Frank Duggan: The Tony Blankley I knew

David Martosko Executive Editor
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Tony Blankley, the former longtime Newt Gingrich press secretary who later went on serve as the Washington Times’ editorial page editor, succumbed to stomach cancer on Saturday. He was 63.

Prior to coming to Washington, D.C., Blankley spent 10 years as a California prosecutor. He also served President Ronald Reagan as a speechwriter and policy analyst.

Frank Duggan is a lawyer and law enforcement expert who serves as president of Victims of Pan Am Flight 103. On Sunday he shared this remembrance of his friend Tony with The Daily Caller.

Tony Blankley was was a gifted writer, and would write about Greek historical figures as easily as he would Winston Churchill.

I once told him how much I enjoyed his Churchill quotes, and he humbly explained that “there was so much to work with.” Tony’s father, an accountant, had Winston Churchill as a client before he moved the family to California.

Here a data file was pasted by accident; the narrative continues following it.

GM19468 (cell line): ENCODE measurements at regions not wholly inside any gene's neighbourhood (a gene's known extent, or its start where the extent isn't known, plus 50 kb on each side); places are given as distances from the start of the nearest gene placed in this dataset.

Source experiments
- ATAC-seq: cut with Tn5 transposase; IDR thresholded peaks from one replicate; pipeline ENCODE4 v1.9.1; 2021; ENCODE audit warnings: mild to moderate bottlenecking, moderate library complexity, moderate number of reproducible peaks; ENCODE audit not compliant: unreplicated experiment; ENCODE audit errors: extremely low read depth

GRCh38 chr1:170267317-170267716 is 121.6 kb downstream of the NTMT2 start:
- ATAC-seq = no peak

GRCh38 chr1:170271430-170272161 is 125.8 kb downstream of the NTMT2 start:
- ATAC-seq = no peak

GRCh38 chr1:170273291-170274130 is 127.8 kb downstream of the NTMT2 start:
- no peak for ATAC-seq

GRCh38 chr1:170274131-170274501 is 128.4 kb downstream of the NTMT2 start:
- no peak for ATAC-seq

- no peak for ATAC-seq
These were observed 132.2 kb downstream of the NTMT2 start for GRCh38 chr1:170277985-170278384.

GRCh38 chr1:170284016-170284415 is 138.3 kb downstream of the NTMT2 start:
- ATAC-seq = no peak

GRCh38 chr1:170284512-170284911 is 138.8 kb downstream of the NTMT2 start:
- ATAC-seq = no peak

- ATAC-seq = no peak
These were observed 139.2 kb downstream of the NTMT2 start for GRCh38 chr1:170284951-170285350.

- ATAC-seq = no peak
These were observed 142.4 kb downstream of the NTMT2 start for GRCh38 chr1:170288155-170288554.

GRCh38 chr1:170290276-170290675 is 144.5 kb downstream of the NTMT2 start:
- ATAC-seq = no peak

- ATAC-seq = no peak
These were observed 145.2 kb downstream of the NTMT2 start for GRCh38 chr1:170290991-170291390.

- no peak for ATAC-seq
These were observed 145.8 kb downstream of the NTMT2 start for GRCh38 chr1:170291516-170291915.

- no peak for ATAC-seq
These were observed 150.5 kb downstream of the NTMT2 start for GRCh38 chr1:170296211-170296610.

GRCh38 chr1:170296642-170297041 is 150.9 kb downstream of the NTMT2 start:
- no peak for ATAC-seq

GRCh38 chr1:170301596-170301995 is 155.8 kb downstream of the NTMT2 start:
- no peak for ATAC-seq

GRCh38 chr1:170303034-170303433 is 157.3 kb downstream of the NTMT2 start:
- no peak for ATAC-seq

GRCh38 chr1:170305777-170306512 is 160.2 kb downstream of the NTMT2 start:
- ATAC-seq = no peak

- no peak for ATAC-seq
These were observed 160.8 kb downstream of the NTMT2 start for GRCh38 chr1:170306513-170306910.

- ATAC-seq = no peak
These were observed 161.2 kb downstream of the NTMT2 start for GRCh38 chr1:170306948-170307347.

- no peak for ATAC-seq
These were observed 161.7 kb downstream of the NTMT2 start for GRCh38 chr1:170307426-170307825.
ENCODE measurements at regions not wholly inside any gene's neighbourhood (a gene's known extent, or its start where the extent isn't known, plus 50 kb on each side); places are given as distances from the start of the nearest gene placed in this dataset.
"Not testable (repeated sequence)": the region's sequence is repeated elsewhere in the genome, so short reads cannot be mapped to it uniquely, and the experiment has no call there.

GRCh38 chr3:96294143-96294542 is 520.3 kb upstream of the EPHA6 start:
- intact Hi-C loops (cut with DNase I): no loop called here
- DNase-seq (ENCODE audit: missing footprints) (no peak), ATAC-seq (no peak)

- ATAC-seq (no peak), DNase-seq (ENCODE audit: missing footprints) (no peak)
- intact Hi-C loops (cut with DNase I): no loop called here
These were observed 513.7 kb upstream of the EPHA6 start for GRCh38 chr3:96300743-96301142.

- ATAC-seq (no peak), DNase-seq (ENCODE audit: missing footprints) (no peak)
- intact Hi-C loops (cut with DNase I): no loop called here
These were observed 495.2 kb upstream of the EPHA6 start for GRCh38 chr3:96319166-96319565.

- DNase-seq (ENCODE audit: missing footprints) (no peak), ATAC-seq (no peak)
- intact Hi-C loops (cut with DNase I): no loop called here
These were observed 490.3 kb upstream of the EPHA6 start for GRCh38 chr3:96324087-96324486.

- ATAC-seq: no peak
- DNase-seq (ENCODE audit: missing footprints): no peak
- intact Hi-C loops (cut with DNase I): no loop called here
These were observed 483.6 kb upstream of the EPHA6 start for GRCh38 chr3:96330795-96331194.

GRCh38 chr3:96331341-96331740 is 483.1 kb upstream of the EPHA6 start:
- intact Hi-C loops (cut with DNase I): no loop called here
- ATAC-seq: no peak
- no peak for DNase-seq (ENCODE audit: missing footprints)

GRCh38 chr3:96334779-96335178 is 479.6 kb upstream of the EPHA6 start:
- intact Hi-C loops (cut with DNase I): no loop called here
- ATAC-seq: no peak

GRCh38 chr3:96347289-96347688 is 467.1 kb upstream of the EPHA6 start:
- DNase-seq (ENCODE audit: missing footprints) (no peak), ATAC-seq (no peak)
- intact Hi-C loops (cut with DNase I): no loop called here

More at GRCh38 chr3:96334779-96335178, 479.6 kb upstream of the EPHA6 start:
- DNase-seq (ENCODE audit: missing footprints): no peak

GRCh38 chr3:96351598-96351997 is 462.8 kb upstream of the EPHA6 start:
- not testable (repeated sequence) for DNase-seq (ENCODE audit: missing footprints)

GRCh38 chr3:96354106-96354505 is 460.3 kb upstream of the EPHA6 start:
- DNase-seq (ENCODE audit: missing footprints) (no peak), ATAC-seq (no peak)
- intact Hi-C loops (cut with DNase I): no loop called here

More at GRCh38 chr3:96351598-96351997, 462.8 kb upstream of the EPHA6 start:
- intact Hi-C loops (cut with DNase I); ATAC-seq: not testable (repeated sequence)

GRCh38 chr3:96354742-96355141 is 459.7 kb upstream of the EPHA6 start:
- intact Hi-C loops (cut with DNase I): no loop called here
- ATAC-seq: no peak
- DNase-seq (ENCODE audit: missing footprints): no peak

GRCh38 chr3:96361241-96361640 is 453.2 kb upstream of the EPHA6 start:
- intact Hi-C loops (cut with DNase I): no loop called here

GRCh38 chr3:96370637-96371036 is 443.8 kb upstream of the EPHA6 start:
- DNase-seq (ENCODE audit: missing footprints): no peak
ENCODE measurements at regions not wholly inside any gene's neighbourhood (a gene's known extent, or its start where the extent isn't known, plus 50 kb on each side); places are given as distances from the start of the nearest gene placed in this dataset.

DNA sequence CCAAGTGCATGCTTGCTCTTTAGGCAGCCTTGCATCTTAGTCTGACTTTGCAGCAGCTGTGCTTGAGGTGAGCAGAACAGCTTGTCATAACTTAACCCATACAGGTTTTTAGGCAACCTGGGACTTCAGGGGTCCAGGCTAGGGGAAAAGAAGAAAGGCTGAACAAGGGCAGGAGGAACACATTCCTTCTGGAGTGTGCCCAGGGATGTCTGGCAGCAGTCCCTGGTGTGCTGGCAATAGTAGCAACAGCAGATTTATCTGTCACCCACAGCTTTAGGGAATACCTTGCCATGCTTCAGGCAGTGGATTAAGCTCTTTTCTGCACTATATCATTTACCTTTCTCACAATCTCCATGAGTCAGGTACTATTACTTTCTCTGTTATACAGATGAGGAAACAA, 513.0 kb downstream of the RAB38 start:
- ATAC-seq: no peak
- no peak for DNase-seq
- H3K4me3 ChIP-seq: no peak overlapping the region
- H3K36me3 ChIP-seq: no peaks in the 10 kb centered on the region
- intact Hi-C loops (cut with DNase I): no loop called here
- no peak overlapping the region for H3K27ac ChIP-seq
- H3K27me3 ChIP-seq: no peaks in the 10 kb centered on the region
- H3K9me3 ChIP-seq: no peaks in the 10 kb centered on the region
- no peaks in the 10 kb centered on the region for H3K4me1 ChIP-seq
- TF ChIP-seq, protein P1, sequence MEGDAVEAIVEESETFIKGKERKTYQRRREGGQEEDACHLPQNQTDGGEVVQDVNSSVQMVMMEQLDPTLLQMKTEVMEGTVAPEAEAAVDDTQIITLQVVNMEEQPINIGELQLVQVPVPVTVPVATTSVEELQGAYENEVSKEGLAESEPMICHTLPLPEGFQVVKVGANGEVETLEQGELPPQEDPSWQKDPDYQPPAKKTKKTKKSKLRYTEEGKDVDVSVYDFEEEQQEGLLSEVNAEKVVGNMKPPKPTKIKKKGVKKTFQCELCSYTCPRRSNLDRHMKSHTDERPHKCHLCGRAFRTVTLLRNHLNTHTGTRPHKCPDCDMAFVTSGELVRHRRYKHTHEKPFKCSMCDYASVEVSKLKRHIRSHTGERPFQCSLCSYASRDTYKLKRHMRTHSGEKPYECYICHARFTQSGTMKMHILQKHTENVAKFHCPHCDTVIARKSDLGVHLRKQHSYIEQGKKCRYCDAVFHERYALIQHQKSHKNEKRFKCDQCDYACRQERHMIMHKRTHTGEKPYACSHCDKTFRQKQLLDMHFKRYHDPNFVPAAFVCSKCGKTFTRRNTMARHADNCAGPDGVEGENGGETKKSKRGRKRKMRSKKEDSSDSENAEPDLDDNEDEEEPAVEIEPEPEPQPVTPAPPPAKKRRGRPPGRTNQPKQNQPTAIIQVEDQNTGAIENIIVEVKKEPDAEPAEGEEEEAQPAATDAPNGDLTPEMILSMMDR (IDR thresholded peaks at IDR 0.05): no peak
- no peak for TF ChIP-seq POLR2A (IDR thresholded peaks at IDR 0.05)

Noted for his sartorial splendor, Tony made at least one trip to London each year to visit with his tailors. The main reason I would watch the old John McLaughlin scream-fests on TV was Tony, as much to see his latest attire as to listen to his wonderful British expressions.

I loved the term “puckish,” which he used but which could readily be applied to him. He was a gentleman.

I once asked him how he could contain himself when he was interrupted and verbally abused by that dreadful Eleanor Clift. Tony said it did not bother him because “she actually believes all that stuff she is shouting about,” as opposed to some of the others on that TV program.

Always the Anglophile, he was also a patriotic American with a love of American history. I once told him that I had been told there were more doctors than lawyers who signed the Declaration of Independence. His eyes narrowed, he thought about it for a few moments, and he said this was not so. He knew who had signed the Declaration of Independence!

Most people did not know that Tony was a lawyer and a prosecutor, and that he started out as a Democrat until he first went to work for Ronald Reagan. He left the Reagan White House to work for Speaker Newt Gingrich, which was a great relief for those who thought Newt needed a steady hand on his team. He told me that he still spoke to Gingrich at least once a week.

We will all miss Tony, but what a loss to Newt Gingrich.

I am anxious to read more about his fascinating life. At our last lunch a few weeks ago, I told him that I had read somewhere that his peacock had died. He said that was not true, but it was one of his llamas that had died. What an amazing man.

David Martosko